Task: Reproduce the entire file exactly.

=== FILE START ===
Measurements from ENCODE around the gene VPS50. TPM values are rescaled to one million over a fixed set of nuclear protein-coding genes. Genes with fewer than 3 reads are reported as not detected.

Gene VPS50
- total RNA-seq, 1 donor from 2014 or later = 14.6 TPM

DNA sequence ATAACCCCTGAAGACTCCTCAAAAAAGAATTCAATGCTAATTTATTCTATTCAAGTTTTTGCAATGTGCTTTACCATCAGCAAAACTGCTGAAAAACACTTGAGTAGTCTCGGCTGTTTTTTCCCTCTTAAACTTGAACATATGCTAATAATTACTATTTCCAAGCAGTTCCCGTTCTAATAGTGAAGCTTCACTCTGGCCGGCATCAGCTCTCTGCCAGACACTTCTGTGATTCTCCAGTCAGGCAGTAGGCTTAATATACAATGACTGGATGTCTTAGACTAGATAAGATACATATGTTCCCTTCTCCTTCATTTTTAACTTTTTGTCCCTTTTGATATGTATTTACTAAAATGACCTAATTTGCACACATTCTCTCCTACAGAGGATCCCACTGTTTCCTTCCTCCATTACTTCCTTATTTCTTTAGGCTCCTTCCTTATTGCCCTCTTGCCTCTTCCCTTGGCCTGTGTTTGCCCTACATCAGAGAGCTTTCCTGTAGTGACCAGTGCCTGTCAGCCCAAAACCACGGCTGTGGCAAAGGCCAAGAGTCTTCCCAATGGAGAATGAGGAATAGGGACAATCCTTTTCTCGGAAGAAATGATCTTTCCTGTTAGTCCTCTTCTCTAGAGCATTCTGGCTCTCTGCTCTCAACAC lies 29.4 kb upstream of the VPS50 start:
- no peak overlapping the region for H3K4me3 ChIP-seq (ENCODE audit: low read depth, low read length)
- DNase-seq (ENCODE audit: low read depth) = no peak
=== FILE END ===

Measurements from ENCODE around the gene VPS50. TPM values are rescaled to one million over a fixed set of nuclear protein-coding genes. Genes with fewer than 3 reads are reported as not detected.

Gene VPS50
- total RNA-seq, 1 donor from 2014 or later = 14.6 TPM

DNA sequence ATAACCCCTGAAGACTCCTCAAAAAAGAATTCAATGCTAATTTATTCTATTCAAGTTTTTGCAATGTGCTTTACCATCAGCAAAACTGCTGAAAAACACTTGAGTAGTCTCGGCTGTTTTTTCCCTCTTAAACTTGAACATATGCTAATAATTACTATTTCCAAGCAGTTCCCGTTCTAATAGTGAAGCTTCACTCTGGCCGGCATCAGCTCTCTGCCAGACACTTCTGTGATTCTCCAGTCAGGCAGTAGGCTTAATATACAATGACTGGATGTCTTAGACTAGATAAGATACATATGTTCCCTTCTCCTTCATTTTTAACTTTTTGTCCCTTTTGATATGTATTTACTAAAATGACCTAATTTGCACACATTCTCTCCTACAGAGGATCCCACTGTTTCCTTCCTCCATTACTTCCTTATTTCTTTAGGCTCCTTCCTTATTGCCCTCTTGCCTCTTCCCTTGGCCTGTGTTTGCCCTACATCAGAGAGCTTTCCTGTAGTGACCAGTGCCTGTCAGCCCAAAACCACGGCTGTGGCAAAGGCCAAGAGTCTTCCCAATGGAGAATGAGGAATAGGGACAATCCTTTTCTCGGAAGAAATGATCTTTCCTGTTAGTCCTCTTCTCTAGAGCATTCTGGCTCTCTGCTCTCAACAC lies 29.4 kb upstream of the VPS50 start:
- no peak overlapping the region for H3K4me3 ChIP-seq (ENCODE audit: low read depth, low read length)
- DNase-seq (ENCODE audit: low read depth) = no peak